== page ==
EA says that it will appeal against a ruling by the District Court of the Hague, which this morning ruled in favour of the Netherlands Gambling Authority (NGA)’s position that certain elements of FIFA Ultimate Team violate the Dutch Betting and Gaming Act.
“Players all over the world have enjoyed FIFA and the FIFA Ultimate Team mode for many years and as such, we are disappointed by this decision and what it may mean for our Dutch community,” Dirk Scholing, Country Manager Electronic Arts Benelux, tells us in a statement. “We do not believe that our products and services violate gambling laws in any way.
“We are appealing this decision and we seek to avoid a situation impacting the ability of Dutch players to fully experience and enjoy FIFA Ultimate Team. Electronic Arts is deeply committed to positive play. We seek to bring choice, fairness, value and fun to all our players in all of our games. We remain open to discussions with the Netherlands Gambling Authority and other stakeholders to understand and explore solutions to address any concerns.”
The NGA has issued a press release with some background on the case. It’s been looking into loot boxes in videogames since 2018, its investigation finding that in its view, “a number of loot boxes were not in compliance with Dutch law” and that “there was evidence to suggest a possible association between loot boxes and the development of addiction in players. […] Loot boxes (called ‘packs’ in FIFA) are the exponent of this trend.”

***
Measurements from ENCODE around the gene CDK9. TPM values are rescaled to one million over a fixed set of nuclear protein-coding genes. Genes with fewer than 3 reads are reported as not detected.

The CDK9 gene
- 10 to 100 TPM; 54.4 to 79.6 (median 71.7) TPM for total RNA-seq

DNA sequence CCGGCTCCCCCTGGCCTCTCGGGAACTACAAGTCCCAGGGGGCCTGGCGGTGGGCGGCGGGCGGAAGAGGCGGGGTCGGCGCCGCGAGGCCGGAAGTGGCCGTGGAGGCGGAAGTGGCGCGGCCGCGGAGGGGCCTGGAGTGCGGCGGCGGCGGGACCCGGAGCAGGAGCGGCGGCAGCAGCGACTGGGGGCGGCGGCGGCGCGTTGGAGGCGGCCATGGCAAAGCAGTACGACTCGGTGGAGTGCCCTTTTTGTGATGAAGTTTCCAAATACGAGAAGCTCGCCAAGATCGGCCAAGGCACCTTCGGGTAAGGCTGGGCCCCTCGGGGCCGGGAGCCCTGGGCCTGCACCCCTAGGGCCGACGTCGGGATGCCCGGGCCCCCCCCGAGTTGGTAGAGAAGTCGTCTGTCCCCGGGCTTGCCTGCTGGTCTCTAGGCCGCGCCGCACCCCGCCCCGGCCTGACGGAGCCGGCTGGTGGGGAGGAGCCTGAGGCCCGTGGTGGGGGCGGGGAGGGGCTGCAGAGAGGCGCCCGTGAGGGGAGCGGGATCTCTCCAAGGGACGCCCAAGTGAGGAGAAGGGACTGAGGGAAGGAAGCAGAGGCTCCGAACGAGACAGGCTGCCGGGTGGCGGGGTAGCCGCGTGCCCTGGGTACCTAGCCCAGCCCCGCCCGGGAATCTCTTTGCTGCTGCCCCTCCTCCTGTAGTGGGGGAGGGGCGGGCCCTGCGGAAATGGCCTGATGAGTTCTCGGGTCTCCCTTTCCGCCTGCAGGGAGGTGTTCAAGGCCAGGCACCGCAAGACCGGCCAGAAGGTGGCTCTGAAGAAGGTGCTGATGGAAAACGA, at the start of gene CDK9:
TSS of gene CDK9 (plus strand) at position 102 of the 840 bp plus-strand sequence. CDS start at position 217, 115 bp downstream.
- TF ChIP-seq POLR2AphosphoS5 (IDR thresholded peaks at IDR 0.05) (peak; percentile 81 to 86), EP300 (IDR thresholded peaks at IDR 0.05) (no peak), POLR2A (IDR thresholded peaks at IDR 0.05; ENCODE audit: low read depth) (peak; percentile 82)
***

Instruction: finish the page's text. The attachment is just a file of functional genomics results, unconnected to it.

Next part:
Based on this view, the NGA has been trying to restrict the sale of FIFA Ultimate Team’s player card packs. The organisation is demanding that EA remove the system, and for every week that it does not, it will be charged a fine of €500,000, to a maximum of €5 million.
The dispute has been in the courts, and this morning the District Court of the Hague passed its judgement in favour of the NGA. You can read its statement in full here.
With EA’s decision to appeal, the case now moves up to one of the Netherlands’ four courts of appeal. A supreme court rests above these.